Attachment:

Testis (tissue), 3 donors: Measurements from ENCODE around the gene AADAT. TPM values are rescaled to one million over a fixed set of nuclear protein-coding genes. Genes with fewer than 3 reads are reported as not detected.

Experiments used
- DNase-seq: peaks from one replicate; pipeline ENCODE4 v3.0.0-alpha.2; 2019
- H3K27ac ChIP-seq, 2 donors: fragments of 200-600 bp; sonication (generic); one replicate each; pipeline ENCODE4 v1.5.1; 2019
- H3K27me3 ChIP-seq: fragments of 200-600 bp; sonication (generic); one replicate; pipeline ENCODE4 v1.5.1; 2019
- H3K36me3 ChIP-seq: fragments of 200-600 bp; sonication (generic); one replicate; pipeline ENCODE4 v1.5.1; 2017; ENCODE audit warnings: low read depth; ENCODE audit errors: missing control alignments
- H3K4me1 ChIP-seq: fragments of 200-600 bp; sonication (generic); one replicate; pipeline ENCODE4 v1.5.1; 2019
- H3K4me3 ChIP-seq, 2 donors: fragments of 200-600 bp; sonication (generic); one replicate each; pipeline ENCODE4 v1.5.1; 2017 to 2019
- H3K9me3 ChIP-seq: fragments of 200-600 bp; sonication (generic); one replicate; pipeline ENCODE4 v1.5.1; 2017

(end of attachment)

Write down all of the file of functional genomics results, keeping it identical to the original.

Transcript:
Testis (tissue), 3 donors: Measurements from ENCODE around the gene AADAT. TPM values are rescaled to one million over a fixed set of nuclear protein-coding genes. Genes with fewer than 3 reads are reported as not detected.

Experiments used
- DNase-seq: peaks from one replicate; pipeline ENCODE4 v3.0.0-alpha.2; 2019
- H3K27ac ChIP-seq, 2 donors: fragments of 200-600 bp; sonication (generic); one replicate each; pipeline ENCODE4 v1.5.1; 2019
- H3K27me3 ChIP-seq: fragments of 200-600 bp; sonication (generic); one replicate; pipeline ENCODE4 v1.5.1; 2019
- H3K36me3 ChIP-seq: fragments of 200-600 bp; sonication (generic); one replicate; pipeline ENCODE4 v1.5.1; 2017; ENCODE audit warnings: low read depth; ENCODE audit errors: missing control alignments
- H3K4me1 ChIP-seq: fragments of 200-600 bp; sonication (generic); one replicate; pipeline ENCODE4 v1.5.1; 2019
- H3K4me3 ChIP-seq, 2 donors: fragments of 200-600 bp; sonication (generic); one replicate each; pipeline ENCODE4 v1.5.1; 2017 to 2019
- H3K9me3 ChIP-seq: fragments of 200-600 bp; sonication (generic); one replicate; pipeline ENCODE4 v1.5.1; 2017